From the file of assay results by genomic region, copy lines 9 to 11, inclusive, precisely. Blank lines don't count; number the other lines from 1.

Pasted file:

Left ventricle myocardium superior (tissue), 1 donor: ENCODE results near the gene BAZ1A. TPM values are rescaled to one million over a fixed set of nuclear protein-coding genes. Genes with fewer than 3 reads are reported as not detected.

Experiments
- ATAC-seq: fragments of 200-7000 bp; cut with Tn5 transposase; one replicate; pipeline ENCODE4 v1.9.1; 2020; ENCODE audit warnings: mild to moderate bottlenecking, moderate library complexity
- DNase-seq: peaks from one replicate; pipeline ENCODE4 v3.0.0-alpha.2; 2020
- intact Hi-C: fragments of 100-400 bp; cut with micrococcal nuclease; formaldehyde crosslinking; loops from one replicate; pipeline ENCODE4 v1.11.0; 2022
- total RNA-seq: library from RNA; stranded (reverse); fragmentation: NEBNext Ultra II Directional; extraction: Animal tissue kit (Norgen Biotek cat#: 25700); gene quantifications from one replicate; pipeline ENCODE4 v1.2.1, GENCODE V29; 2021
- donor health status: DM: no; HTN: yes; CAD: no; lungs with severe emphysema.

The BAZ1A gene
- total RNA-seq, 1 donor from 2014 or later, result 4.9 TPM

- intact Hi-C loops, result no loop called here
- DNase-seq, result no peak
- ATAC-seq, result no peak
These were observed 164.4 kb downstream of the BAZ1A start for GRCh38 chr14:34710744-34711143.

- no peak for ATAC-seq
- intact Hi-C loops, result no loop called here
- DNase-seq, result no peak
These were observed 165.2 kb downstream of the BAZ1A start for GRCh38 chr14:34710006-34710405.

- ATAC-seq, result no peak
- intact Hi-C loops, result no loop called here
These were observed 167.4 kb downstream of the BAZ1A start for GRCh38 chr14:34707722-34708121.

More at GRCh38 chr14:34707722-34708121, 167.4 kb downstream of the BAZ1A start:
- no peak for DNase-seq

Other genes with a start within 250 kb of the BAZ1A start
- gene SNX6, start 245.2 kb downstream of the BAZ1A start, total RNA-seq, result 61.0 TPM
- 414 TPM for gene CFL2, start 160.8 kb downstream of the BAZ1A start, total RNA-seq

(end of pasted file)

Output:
- total RNA-seq, 1 donor from 2014 or later, result 4.9 TPM

- intact Hi-C loops, result no loop called here
- DNase-seq, result no peak